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Two inspiring young adults from northern Ont. win provincial volunteer medal


Every year, young people across the province make remarkable contributions to their community by volunteering their time.

Recently, two young adults from the northeast were among two dozen recognized with the Ontario Medal for Young Volunteers, the highest honour given by the province to people ages 15 to 24 for making a difference in the lives of others.

Nik Provenzano (left) and Ally Zlatar (right) won the Ontario Medal for Young Volunteers. (Supplied)

Ally Zlatar of St. Charles and Nik Provenzano from Sault Ste. Marie received their medals in March after a delay caused by COVID-19.

Making a difference

Provenzano is an impressive young man with a passion for giving back to the community who was born without a left hand.

Nik Provenzano speaks at podium (Supplied)

He has done a lot of volunteering in the accessibility and disability fields, coaching and mentoring limb-different kids and child amputees in athletics.

Through the NubAbility Athletics Foundation, he created personalized fitness routines for children in the United States that allow them to work out safely.

One of his training footage videos with NubAbility took off online garnering more than 250 million views and attracting major media attention.

"I also taught them several strategies to overcome both the mental and physical challenges that amputees will face daily," Provenzano said.

In 2012, he was the recipient of the Terry Fox Humanitarian Award.

Nik Provenzano (left) received the Terry Fox Humanitarian in 2021. (Supplied)

"My long-term vision is to fundamentally reconstruct the concept of disability," he said at the time.

Another one of his impressive accomplishments was leading a team of engineering students at the University of British Columbia to design a low-cost prosthetic arm for people in impoverished countries.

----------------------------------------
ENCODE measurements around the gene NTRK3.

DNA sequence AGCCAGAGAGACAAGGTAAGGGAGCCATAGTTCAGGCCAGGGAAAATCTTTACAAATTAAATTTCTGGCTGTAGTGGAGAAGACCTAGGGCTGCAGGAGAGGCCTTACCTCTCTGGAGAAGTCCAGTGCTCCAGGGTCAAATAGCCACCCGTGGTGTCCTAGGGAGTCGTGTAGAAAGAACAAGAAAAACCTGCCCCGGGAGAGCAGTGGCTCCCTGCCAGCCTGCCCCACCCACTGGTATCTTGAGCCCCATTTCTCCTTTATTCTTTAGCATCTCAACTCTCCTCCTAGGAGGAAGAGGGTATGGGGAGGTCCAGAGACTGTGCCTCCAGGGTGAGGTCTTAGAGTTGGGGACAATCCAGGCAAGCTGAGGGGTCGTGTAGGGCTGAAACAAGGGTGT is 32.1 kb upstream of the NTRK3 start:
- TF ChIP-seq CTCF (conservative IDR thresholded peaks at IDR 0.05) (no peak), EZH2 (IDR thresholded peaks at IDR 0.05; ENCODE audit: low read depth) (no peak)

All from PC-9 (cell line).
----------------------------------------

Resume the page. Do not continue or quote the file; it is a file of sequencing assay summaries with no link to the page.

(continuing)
"Prosthetics are either very poorly made and cheap or they're very highly technical but very expensive," he said.

"So we wanted to kind of find a middle ground, so we leveraged 3D printing and other low-cost material in order to design this prosthetic device for amputees in these more impoverished areas so that they had access to these essential devices."

It is the school's first bionics design team.

"Growing up in a small town and being the first in his family to attend university, Nik is aware of how difficult it can be for amputees to gain access to prosthetic devices," his Terry Fox Humanitarian Award bio said.

It was for this work that he was also awarded the David C. Onley Award for Leadership in Accessibility last year in honour of the former lieutenant governor.

Nik Provenzano accepts his David C. Onley Award for Leadership in Accessibility Sept. 15, 2023. (Supplied)

Provenzano is currently a junior board member with Lime Connect, a network of high-achieving young professionals and university students who have disabilities and are aiming to rebrand disability through achievement.

"That community aspect of it is really important. It shows that you are willing to dedicate your time without a monetary return," he said.